#   https://stackoverflow.com/questions/2689265/git-how-to-undo-a-checkout-of-unstaged-files-which-discards-local-changes/2689318?noredirect=1#comment135379081_2689318
git checkout my_branch -- path/to/dir

If you don't specify, the branch_name it is automatically assumed to be HEAD, which is your most-recent commit of the currently-checked-out branch. So, you can also just do this to check out "somefile.c" and have it overwrite any local, uncommitted changes:

# Check out "somefile.c" from `HEAD`, to overwrite any local, uncommitted
# changes
git checkout -- somefile.c

# Or check out a whole folder from `HEAD`:
git checkout -- some_directory

If you have some staged deletions of the file you are trying to check out (via a previous rm somefile.c && git add somefile.c), however, then you may see this error from git:

$ git checkout -- somefile.c
error: pathspec 'somefile.c' did not match any file(s) known to git

In that case, you have to be explicit and specify a branch or commit, such as HEAD:

# Check out "somefile.c" from `HEAD`, to overwrite any local, uncommitted
# changes
git checkout HEAD -- somefile.c

# Or check out a whole folder from `HEAD`:
git checkout HEAD -- some_directory

2. Going Further: How to check out any file or folder from any branch or commit hash into any location on your computer (VERY USEFUL!):

For individual files

# General form
git show my_branch_or_commit_hash:my_file.cpp > any/path/my_file.cpp

# Example: check out `main.cpp` from 3 commits ago in your currently-checked-out
# branch (3 commits prior to `HEAD`, or `HEAD~3`) into a temporary directory
mkdir ../temp
git show HEAD~3:main.cpp > ../temp/main_old.cpp

Source where I learned this: @Jakub Narębski's answer to: git-checkout older revision of a file under a new name

For whole directories

You can't use git show like that for whole directories, but you can do these sequential steps instead to get an equivalent effect, so long as git status is clean and you don't have any uncommitted changes:

# Check out the commit of interest
git checkout my_branch_or_commit_hash

# Copy the directory of interest to a temporary location
mkdir temp
cp -r path/to/dir_to_copy temp/

# Check out back to your original branch
# - Note that `-` here means "the previous branch you were on". It can also be
#   written as `@{-1}`. 
#   - Therefore, calling `git checkout -` or `git checkout @{-1}` repeatedly 
#     will just keep toggling back and forth between the same two branches.
git checkout -

If your goal is just to reference a lot of old, deleted, or previous contents, however, it might be easier to just clone the repo again in a separate spot and check out the old branch in it. This way you can have one repo open for active work, and another open for referencing old data.

3. What if you're in the middle of resolving git merge, git cherry-pick, git rebase, or git revert changes?

Well, in that case, you better do the following. Note: to know which commit hash or branch --theirs and --ours are in each context, see my answer here: Who is "us" and who is "them" according to Git?:

# Keep `--theirs` for all conflicts within this file
git checkout --theirs -- path/to/some/file
# OR: keep `--ours` for all conflicts within this file
git checkout --ours -- path/to/some/file


# Keep `--theirs` for all conflicts within files inside this dir
git checkout --theirs -- path/to/some/dir
# OR: keep `--ours` for all conflicts within files inside this dir
git checkout --ours -- path/to/some/dir

Do NOT do the regular checkout form in the previous section before this, unless that's what you really want to do. See the "WARNING WARNING WARNING" section in my answer referenced above: Who is "us" and who is "them" according to Git?.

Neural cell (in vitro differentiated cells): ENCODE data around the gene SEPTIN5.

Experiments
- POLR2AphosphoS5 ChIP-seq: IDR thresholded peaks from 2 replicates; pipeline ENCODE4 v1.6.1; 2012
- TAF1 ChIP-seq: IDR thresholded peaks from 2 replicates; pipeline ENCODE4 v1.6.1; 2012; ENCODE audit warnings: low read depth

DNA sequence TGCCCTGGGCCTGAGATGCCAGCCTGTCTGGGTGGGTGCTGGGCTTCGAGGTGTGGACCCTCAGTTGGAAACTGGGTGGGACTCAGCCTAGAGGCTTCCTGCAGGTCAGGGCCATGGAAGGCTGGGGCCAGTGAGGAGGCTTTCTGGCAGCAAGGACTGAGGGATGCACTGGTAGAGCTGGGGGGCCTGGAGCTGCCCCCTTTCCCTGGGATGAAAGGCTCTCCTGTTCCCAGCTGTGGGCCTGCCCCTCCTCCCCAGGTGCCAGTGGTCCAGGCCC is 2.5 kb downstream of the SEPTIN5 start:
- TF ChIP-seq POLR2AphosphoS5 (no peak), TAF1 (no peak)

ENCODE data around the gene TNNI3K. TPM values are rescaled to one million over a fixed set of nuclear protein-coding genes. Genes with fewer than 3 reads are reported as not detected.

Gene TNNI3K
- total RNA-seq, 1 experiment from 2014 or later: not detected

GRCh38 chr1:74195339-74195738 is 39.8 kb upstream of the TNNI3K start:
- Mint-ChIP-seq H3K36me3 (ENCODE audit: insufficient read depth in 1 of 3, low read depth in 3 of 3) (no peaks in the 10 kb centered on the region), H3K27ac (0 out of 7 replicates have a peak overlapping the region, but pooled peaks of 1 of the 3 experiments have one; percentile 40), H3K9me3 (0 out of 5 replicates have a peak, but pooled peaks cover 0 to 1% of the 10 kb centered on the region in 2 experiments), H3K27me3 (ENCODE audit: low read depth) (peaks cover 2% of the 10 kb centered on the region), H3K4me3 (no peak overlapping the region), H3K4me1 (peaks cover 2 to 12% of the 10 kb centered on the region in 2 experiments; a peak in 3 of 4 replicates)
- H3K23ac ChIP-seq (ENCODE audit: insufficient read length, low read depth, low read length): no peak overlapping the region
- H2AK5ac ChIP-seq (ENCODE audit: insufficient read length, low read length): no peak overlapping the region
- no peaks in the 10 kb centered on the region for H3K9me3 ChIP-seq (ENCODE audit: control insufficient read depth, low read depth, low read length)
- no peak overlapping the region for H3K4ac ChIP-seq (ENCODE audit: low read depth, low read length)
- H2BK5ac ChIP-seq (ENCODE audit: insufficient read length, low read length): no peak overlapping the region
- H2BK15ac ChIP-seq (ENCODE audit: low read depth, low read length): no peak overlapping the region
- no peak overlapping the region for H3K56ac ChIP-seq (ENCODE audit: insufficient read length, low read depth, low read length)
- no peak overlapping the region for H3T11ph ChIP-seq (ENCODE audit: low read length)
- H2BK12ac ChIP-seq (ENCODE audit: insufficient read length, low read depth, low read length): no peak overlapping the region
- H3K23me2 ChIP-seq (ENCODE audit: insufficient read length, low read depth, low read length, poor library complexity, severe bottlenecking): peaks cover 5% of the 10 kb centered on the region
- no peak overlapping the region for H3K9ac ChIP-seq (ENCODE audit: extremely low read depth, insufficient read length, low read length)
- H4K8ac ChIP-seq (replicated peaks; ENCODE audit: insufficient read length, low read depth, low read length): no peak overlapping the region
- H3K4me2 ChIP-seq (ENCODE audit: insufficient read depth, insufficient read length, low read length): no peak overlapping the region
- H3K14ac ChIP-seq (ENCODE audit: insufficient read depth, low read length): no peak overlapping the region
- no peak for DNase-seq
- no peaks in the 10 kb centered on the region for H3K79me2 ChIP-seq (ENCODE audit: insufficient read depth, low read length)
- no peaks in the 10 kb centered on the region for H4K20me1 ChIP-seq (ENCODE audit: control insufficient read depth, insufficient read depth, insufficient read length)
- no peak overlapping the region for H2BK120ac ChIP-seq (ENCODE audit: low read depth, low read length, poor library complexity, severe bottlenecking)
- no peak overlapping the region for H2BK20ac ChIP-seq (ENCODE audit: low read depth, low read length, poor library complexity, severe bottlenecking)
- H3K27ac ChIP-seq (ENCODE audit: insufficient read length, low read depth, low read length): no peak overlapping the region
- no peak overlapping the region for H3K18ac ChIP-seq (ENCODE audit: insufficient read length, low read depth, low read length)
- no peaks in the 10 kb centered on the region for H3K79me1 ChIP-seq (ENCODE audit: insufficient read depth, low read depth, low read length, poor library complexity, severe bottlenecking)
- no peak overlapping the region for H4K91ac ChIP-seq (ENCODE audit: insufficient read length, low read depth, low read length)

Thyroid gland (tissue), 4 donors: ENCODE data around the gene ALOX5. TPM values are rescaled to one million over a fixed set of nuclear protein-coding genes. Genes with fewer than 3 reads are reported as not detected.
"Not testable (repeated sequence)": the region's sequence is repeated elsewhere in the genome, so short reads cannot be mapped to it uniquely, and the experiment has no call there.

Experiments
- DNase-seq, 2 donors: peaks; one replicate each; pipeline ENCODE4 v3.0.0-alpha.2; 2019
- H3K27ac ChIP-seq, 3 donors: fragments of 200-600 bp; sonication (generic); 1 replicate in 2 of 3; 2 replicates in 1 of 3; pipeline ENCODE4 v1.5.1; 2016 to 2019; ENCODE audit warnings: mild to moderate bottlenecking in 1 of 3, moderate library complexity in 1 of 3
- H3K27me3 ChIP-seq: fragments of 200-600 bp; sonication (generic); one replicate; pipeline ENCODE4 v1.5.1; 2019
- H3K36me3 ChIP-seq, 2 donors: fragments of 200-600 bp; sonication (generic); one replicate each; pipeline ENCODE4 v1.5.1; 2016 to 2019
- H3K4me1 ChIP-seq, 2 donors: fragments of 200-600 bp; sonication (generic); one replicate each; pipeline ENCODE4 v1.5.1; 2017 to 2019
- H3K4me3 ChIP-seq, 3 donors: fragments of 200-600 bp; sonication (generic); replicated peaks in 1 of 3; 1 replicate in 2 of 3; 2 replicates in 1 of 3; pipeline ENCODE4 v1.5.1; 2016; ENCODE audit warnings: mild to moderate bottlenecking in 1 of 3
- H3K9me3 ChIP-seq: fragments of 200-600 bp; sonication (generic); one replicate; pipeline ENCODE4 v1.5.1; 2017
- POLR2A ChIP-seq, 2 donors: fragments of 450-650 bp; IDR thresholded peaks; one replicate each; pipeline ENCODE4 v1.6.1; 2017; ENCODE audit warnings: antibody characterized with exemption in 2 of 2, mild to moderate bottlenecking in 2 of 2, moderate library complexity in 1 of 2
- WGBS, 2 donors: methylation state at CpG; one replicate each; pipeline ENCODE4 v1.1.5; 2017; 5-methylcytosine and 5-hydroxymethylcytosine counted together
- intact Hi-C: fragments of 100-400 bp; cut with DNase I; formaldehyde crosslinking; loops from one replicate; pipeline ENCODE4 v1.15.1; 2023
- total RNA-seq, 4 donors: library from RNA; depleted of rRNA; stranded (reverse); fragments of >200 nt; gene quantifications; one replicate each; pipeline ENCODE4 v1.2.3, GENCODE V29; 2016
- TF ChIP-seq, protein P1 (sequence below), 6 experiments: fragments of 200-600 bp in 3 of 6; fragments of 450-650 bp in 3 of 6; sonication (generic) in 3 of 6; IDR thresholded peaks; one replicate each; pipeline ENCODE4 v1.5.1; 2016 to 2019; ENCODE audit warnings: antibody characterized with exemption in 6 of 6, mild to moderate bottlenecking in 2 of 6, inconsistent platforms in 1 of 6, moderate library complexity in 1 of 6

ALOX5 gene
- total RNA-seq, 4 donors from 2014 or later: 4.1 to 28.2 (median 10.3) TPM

DEALING WITH path does not have our version or path does not have their version ERRORS:

If you ever see errors like this:

error: path 'path/to/some/dir/file1.cpp' does not have our version
# OR
error: path 'path/to/some/dir/file1.cpp' does not have their version

...when running the commands above, then you simply need to git rm those files first and then try the git checkout --ours or git checkout --theirs command again. See my answer here for a detailed explanation of these commands, including a form to automatically find and delete those errored files for you: git checkout --ours when file spec includes deleted file.

4. What if you want to reset a certain file or directory to exactly match that file or directory's state in another commit or branch?

In this case, git checkout my_branch -- some_file_or_dir is NOT enough, because if you have files in the specified directory which exist in your currently-checked-out branch or commit but do NOT exist in my_branch, then you'd like them to be deleted locally, but git checkout does NOT delete any files which exist locally but not on the specified commit, rather, it only overwrites files locally with their versions from the specified commit. So, to also delete files locally which should not be there, so that what you end up with locally is an exact copy of what you have on commit or branch my_branch, you must do the following:

# How to "hard reset" "path/to/some/file_or_dir" to its state exactly as it was
# at commit or branch `my_branch`
# WARNING: `git status` should be TOTALLY CLEAN before beginning this process!
# Otherwise, you risk PERMANENTLY LOSING any uncommitted changes shown by 
# `git status`, since `git clean -fd` 'f'orce deletes ALL files
# and 'd'irectories which are in your current working tree (file system), but
# which are *not* in the path you specify below in commit or branch `my_branch`.
# Therefore, anything NOT already committed gets **permanently lost** as though
# you had used `rm` on it!

git reset my_branch -- path/to/some/file_or_dir
git checkout-index -fa
git clean -fd  # SEE WARNING ABOVE!
git commit -m "hard reset path/to/some/file_or_dir to its state \
as it was at my_branch"

See my own answer here for more details on this: Why git can't do hard/soft resets by path?

See also:

  1. Quick links to my answers I reference frequently and consider to be "git fundamentals":
    1. Various ways to create a branch in git from another branch
    2. All about checking out files or directories in git
    3. Who is "us" and who is "them" according to Git?
  2. I show some more of these examples of git checkout in my answer here: Who is "us" and who is "them" according to Git?.
  3. [my answer on "How to do a --soft or --hard git reset by path"] Why git can't do hard/soft resets by path?
  4. git-checkout older revision of a file under a new name
  5. [my answer] git checkout --ours when file spec includes deleted file
  6. [my answer] Using git, how do you reset the working tree (local file system state) to the state of the index ("staged" files)?
  • 2